Graduation Prospects of College Students with Specific Learning Disorder and Students with Mental Health Related Disabilities

Mary Jorgensen, Jillian Budd, Catherine S. Fichten, Mai N. Nguyen, Alice Havel


This study’s goal was to compare aspects related to academic persistence of two groups of college students with non-visible disabilities: 110 Canadian two and four-year college students - 55 with mental health related disabilities and 55 with Specific Learning Disorder (LD). Results show that students with mental health related disabilities were less likely to intend to graduate than students with LD. Students with mental health disabilities were also older, more likely to be female, to have worse personal circumstances and to feel more socially isolated on campus. They were also less likely to be enrolled in their first choice program or to be registered for campus disability related services than students with LD. Different variables predicted intention to graduate for the two groups. This is a key finding in helping students in these two groups successfully graduate, as they may have different academic, social, personal and accommodation needs. Recommendations are made about how to intervene to improve the academic persistence of students with mental health related disabilities. These include minimizing the fear of stigmatization and adopting a model where accommodations are based on students’ unique needs rather than their diagnoses.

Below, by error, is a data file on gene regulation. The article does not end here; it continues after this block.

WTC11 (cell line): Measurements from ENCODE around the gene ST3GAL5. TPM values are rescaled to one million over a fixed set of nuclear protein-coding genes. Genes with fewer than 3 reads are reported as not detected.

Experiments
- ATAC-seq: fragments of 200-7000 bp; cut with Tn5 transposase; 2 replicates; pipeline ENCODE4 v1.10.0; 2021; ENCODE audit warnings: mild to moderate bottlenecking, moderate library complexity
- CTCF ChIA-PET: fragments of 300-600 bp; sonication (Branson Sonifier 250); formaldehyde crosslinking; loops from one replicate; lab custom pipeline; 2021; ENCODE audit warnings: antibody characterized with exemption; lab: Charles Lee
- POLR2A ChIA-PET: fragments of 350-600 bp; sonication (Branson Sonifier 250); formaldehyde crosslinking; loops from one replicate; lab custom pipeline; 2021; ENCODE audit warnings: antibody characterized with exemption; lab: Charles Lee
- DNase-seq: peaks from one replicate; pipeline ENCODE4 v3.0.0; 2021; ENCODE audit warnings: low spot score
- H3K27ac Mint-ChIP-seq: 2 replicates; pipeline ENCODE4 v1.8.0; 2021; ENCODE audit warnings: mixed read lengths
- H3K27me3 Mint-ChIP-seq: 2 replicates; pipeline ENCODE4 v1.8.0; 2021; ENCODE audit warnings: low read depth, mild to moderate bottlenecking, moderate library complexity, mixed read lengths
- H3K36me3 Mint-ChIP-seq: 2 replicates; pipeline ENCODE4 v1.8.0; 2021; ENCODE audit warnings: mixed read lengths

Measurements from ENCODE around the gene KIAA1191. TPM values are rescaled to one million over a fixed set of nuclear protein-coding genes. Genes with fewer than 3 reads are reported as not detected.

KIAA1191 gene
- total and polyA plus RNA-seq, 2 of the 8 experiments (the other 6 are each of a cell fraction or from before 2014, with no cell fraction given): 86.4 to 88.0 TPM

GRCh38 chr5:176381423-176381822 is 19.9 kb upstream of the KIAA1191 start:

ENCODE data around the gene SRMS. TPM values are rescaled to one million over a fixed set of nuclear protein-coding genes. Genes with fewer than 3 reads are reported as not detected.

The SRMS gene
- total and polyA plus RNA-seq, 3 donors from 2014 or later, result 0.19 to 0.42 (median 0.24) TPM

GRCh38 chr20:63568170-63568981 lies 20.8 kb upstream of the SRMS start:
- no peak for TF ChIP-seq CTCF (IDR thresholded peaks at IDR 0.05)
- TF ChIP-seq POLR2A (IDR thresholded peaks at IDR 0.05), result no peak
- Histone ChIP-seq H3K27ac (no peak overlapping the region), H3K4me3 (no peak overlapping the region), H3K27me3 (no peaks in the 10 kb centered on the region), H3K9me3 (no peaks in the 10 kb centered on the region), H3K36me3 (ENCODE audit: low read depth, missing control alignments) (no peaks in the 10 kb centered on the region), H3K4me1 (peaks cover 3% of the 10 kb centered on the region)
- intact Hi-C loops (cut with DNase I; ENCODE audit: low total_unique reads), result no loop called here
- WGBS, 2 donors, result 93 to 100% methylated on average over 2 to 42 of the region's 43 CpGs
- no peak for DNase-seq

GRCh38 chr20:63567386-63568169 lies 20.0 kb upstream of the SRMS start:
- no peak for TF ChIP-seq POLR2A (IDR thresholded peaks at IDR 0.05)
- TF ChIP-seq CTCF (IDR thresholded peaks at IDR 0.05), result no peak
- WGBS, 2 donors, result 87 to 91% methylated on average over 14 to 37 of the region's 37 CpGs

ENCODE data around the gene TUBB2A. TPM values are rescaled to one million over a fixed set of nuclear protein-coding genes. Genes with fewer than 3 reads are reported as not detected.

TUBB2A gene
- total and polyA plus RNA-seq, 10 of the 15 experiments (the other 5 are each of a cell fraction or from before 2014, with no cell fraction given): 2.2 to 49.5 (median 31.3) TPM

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Copyright (c) 2018 International Journal of Higher Education

International Journal of Higher Education
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